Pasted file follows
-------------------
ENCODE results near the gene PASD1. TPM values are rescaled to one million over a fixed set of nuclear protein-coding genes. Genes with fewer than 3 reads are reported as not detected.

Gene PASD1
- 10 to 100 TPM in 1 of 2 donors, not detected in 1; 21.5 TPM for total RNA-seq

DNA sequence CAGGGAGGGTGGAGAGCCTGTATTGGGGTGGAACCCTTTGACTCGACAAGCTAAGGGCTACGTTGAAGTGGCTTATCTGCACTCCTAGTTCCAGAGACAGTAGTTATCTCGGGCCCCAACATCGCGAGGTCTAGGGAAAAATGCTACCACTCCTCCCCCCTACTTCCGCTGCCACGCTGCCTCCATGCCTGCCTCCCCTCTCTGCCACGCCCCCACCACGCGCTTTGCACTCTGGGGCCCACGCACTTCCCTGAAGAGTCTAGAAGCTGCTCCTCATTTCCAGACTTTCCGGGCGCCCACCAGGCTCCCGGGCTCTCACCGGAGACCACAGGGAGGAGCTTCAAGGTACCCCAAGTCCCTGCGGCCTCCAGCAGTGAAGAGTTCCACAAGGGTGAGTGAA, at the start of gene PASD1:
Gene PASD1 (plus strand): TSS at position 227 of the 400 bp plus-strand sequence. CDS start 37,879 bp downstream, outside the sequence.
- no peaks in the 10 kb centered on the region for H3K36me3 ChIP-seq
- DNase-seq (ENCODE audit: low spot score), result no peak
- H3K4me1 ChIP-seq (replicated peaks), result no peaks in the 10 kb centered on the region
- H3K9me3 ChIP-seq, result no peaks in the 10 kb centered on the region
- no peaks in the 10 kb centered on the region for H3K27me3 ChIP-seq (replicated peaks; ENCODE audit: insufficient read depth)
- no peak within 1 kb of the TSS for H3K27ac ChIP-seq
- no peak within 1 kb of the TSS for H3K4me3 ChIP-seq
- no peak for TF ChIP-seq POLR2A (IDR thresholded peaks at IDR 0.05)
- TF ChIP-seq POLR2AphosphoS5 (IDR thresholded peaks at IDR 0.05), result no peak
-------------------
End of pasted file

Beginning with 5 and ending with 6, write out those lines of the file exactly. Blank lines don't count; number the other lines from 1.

Gene PASD1 (plus strand): TSS at position 227 of the 400 bp plus-strand sequence. CDS start 37,879 bp downstream, outside the sequence.
- no peaks in the 10 kb centered on the region for H3K36me3 ChIP-seq